Showing posts with label color scheme. Show all posts
Showing posts with label color scheme. Show all posts

23 October 2013

Yes, you can buy cabinetry online

Say you’re working with a design-only designer on a kitchen renovation. Say that said designer puts together a plan to end all plans. A plan that takes efficiency and good taste to levels previously unimagined. Then what?

Since the lion’s share of kitchen design involves cabinetry, what do you do with a set of completed plans? How do you get from paper to a room you can cook in?

Well, one really simple way is by taking the plans you have and generating a list of components if your designer hasn't done that already. With that list you can go to a website like Cliq Studios, and place an order. There are a number of websites out there that’ll allow you to fulfill a cabinet order. A few more such sites are The Cabinet Factory, Kitchen Resource Direct and Kitchen Cabinet Depot. If you’re a homeowner buying cabinetry for the first time, each of those sites have staffed, toll-free numbers to hold your hand through the process.

These sites are set up to allow just about anyone to order semi-custom cabinetry. You choose the components you need in the dimensions you need them from an interactive catalog, just about the same way any industry professional does.

Ordering cabinetry is complicated but it needn't be overwhelming. There are a lot of parts to consider and to take into account but if your needs aren't too complex and you’re diligent in your approach, ordering cabinetry online may be the answer you’re looking for.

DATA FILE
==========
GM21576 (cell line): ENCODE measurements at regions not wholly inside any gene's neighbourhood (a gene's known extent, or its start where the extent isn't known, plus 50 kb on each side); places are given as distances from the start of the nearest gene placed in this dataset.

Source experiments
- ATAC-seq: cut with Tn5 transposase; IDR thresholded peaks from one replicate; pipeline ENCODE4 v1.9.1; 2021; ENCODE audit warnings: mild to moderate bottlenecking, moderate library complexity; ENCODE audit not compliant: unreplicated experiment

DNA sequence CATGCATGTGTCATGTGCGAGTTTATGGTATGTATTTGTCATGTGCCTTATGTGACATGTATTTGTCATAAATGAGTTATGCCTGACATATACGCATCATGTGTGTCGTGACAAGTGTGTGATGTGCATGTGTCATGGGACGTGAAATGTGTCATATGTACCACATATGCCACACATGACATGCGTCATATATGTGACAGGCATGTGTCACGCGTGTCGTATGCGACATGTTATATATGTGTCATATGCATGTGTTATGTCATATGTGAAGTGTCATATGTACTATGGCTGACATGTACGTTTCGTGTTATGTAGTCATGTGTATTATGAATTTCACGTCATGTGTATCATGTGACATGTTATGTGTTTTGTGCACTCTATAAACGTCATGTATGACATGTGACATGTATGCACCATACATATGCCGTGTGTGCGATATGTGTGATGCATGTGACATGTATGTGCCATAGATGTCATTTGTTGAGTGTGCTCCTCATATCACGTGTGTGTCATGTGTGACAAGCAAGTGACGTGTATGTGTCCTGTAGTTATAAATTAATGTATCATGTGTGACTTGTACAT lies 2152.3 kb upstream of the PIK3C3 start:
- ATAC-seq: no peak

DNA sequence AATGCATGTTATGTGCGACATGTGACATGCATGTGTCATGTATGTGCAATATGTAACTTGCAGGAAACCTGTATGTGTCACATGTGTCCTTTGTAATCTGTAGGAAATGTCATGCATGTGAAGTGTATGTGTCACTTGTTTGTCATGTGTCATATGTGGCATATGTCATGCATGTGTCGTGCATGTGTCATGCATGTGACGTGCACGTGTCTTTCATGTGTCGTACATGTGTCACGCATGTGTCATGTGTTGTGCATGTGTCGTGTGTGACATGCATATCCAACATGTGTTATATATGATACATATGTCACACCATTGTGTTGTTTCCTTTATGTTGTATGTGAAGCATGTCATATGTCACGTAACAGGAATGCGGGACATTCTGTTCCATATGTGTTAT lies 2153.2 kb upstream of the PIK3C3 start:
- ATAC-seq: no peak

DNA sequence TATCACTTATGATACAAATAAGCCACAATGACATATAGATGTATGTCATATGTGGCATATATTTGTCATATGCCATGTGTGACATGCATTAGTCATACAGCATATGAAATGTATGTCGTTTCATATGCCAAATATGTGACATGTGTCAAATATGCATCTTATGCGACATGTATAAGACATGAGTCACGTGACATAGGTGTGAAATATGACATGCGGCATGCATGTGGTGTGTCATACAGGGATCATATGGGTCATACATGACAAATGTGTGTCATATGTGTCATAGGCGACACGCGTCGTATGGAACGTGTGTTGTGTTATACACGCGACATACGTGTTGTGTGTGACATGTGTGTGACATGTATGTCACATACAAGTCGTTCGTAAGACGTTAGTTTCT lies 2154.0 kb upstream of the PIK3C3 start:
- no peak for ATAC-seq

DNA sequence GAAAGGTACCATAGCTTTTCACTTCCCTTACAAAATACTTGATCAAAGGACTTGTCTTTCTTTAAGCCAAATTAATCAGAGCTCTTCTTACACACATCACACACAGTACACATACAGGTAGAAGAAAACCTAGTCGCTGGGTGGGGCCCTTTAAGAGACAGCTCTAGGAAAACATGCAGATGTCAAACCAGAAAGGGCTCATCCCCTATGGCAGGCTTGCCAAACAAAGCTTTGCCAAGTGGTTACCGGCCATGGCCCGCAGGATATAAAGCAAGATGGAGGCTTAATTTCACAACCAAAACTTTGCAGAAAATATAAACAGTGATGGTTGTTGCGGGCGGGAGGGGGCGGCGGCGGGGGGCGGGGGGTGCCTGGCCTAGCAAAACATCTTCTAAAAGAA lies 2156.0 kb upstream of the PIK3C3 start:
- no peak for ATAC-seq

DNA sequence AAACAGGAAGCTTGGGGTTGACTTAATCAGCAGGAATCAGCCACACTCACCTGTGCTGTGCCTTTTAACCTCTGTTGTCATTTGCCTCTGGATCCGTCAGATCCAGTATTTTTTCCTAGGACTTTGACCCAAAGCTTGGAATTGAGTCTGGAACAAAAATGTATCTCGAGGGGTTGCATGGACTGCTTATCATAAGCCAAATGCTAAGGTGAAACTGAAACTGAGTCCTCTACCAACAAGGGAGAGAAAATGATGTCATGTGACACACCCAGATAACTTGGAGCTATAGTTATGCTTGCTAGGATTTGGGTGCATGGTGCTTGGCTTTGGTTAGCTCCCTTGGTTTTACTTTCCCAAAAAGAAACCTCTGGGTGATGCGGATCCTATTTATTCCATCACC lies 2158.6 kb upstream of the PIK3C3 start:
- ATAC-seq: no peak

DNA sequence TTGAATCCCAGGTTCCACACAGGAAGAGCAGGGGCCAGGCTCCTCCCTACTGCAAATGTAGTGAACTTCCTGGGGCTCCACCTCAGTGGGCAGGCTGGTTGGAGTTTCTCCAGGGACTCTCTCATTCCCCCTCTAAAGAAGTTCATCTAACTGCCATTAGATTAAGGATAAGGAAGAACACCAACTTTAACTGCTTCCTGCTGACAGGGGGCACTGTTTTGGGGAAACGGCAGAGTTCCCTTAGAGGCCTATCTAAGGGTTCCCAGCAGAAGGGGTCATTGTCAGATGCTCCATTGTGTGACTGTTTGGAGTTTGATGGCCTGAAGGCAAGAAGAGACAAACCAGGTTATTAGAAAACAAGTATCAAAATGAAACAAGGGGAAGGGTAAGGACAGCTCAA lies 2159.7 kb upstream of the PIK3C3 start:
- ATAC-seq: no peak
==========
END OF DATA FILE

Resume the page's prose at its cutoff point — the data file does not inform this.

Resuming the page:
Explore the sites before you make a final decision though. Look for testimonials and look for details and descriptions about how the cabinetry’s constructed. Check to see where the cabinetry’s manufactured and for how long it’s warranted. Buying online is like buying anywhere. Ask a lot of questions and kick the tires as best you can before you take a leap.

Many online suppliers sell what are called RTA cabinets. RTA means flat-packed and ready to assemble. Be sure you’re up to the added labor if you buy RTAs and if the site doesn't define that term clearly, don’t buy from there. Similarly, look for details about the types of hardware used for hinges and drawer guides. If that information’s not listed on the site, call the 800 number. Good value kitchen cabinetry isn't just in the finish. It’s the hardware used that makes them last.

See too if they have a sample ordering program and what if any the charge is to get samples. Seeing color accurately on the internet is impossible, absolutely impossible and you have to see the actual product if you’re going to get an accurate preview of how things will look in your home. Again, if the site you’re on doesn’t have samples available or if they charge you for them, leave that site.